Notice to exporters 2017/08: Iran list removed from GOV.UK

March 22, 2017

After years of applying wide-ranging sanctions, the international community is re-engaging with Iran following a nuclear deal in 2015. As a result of the deal reached between the E3+3 (France, Germany, UK, China, Russia and USA) and Iran, some nuclear-related and other financial and economic sanctions were lifted in January 2016. For Iran, this is a vital part of its re-integration into the international community.

As such the relevance of the Iran List, which provides information for exporters about certain entities, companies and organisations in Iran, has decreased and has been withdrawn.

0.1 What was the Iran List for?

The Iran List was published by the Export Control Organisation (ECO) to help exporters make informed decisions about whether their exports might potentially be of concern on end-use grounds. This is where an export licence is required for goods not normally subject to control because the exporter is aware, or has been informed by the UK Government, that there is concern about diversion to a Weapons of Mass Destruction (WMD) programme.

The list, which identified a range of entities, companies and organisations in Iran, was published to help exporters judge whether their exports might potentially be of concern on end-use grounds, based on ECO’s previous decisions about exports.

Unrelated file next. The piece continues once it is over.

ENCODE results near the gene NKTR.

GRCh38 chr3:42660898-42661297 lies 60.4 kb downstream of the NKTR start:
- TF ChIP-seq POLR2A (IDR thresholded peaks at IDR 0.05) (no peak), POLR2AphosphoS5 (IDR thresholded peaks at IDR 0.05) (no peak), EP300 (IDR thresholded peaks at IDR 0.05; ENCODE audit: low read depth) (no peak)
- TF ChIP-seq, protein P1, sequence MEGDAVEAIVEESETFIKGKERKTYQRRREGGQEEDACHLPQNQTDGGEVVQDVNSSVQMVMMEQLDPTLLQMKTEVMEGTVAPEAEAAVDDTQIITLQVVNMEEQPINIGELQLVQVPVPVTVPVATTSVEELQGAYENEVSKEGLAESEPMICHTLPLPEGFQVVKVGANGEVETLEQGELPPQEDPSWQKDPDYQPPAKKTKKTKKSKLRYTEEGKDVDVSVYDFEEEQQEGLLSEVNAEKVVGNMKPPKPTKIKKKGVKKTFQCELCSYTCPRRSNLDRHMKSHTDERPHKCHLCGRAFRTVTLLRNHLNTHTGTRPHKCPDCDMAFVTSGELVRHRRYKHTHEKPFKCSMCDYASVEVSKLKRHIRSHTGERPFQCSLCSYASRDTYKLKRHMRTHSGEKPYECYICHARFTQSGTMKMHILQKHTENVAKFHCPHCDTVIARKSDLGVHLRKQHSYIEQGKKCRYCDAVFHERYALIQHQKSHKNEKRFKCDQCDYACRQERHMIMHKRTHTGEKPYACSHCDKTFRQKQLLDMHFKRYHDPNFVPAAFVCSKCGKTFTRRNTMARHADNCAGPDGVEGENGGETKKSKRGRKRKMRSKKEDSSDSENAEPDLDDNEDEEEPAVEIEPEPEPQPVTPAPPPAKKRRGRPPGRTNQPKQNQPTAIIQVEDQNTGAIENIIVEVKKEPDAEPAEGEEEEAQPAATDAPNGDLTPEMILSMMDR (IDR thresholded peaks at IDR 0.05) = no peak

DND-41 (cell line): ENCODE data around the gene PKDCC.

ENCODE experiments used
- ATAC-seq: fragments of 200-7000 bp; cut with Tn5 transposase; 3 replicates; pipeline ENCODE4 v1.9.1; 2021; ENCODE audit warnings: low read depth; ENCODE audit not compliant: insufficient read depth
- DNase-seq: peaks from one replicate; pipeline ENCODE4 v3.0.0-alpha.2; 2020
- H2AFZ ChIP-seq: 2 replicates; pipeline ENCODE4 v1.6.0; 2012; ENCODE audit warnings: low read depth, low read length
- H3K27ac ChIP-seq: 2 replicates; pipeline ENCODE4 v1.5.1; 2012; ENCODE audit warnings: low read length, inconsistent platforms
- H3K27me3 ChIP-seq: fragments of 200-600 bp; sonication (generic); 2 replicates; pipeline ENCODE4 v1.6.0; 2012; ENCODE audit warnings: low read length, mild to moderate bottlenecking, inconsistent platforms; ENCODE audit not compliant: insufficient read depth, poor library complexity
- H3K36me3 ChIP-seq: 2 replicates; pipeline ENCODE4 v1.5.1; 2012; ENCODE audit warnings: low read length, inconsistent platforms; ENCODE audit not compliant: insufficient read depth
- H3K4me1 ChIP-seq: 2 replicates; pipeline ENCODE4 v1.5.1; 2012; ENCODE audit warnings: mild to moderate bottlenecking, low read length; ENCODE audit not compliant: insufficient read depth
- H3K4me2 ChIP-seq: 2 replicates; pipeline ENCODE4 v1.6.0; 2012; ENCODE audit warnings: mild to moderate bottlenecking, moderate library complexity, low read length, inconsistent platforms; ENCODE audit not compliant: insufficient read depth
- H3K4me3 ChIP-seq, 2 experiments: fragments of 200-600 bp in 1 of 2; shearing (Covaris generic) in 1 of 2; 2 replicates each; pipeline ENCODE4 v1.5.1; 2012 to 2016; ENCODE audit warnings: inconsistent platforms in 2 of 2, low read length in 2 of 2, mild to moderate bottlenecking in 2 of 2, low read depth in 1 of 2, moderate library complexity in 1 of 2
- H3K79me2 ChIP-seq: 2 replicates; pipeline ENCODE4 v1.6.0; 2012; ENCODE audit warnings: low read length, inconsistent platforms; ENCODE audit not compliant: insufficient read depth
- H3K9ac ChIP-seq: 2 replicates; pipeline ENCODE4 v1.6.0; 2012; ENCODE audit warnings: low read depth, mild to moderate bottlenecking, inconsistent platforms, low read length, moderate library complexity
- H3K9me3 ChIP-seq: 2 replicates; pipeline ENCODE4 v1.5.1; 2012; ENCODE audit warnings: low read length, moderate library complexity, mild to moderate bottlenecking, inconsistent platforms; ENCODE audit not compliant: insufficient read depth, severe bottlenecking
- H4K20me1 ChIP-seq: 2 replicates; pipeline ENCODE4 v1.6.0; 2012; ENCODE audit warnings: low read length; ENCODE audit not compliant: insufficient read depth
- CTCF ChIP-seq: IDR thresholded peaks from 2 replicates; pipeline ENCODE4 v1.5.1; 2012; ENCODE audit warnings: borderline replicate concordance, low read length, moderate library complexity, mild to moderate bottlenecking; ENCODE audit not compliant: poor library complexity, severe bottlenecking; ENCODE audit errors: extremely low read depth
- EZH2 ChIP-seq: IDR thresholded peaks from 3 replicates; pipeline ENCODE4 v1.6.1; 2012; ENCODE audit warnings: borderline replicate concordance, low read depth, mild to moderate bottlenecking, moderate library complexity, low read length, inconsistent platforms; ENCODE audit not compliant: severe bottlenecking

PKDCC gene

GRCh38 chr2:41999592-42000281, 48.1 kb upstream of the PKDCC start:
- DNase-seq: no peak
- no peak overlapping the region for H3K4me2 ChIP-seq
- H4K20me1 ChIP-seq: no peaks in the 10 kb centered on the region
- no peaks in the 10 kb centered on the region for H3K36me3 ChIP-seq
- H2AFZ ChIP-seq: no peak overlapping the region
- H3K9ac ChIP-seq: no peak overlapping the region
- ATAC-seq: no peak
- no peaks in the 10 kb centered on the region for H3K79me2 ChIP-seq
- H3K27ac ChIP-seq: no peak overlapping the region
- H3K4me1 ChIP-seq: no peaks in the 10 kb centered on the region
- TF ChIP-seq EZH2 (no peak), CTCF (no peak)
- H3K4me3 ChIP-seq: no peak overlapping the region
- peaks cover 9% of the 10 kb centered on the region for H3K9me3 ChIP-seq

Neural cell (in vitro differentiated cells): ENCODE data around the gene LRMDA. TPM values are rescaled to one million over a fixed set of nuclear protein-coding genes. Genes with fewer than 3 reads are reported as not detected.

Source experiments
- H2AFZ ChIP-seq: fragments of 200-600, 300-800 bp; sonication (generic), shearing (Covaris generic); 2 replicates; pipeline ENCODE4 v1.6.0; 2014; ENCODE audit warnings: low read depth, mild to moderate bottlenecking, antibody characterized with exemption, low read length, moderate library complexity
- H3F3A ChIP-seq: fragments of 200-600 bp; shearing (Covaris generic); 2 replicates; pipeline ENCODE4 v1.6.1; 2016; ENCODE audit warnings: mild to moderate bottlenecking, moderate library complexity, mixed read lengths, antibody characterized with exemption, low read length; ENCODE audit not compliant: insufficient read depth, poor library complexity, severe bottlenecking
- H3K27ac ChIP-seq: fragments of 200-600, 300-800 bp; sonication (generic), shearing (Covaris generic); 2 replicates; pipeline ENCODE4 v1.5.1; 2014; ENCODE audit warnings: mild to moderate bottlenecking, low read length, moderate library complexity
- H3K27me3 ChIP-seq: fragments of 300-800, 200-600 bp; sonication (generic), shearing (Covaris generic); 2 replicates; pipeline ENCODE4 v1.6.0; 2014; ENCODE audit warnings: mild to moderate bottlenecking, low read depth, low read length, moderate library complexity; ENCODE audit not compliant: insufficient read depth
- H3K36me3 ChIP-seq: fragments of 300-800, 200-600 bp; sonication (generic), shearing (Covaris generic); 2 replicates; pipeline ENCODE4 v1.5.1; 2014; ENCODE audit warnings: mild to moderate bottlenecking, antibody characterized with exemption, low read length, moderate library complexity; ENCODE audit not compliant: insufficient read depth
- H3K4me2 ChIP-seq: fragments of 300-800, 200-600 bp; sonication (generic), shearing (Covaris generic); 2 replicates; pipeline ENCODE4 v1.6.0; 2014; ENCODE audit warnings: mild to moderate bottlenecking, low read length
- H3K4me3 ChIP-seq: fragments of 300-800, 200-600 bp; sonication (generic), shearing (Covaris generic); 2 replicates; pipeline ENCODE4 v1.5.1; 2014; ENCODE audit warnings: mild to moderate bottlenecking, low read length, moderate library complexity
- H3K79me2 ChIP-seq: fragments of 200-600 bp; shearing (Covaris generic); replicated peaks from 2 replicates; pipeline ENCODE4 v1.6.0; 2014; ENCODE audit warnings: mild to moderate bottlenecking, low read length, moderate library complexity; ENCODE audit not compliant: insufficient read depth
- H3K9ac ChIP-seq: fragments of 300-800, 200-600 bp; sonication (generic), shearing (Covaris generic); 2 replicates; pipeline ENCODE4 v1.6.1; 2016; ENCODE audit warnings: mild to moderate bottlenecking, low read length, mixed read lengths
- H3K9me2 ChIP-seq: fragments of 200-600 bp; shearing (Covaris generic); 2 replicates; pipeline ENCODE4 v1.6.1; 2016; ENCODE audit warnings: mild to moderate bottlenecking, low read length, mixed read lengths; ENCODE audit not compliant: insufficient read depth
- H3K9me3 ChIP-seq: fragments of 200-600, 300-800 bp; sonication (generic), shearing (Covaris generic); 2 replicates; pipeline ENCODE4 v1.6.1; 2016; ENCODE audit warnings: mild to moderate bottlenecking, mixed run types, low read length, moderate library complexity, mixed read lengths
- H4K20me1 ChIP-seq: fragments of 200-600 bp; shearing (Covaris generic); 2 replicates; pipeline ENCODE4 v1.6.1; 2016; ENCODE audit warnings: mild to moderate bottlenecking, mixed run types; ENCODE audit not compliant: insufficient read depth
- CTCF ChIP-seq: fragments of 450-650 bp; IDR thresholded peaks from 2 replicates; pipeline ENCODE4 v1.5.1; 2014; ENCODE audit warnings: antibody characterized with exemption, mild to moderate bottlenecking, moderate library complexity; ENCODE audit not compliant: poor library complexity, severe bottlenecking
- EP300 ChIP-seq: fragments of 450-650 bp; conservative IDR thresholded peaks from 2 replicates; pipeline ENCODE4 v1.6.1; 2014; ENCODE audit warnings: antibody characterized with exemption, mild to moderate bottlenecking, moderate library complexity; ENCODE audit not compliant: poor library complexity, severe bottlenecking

0.2 What does this mean for exporters?

If exporters have concerns about end users in Iran or other countries they can make use of the end user advice service, which can be accessed via the SPIRE export licensing system. You can also read more about WMD end-use controls.

0.3 What sanctions remain?

Some sanctions remain in place for a further 8 years. Some sanctions are also not affected by the nuclear deal - in particular, those relating to human rights and terrorism. UK businesses looking to trade or invest in Iran need to ensure that their business with Iran complies with these measures.

Exporters will want to find out whether they are dealing with a designated person or entity under remaining sanctions, or suspect a designated person or entity might be involved in any business transaction. They will also want to be sure that their products or materials are not restricted under these sanctions and that there are no restrictions on those to whom they are making payments.

It is important to take appropriate due diligence measures before engaging in any activity. Iran will remain a challenging place to do business so if in doubt exporters should seek legal advice.

Read more on embargoes and sanctions on Iran.

0.4 Doing business with Iran

The lifting of some sanctions means that Iran is able to trade more freely with the international community. This offers an opportunity for UK companies to win business in the biggest market to enter the global economy in decades.

The UK Government fully supports expanding our trading relationship with Iran and encourages UK businesses to take advantage of the commercial opportunities that arise.

The Iranian government has clearly stated its desire to attract foreign direct investment to meet the country’s ambitious growth targets, and private firms around the world, including the UK, will soon have new business opportunities that will also benefit Iran and her people.

The Department for International Trade both here in the UK and in the British Embassy in Tehran plays an important role in supporting trade and investment between the UK and Iran.

Read more on doing business with Iran.

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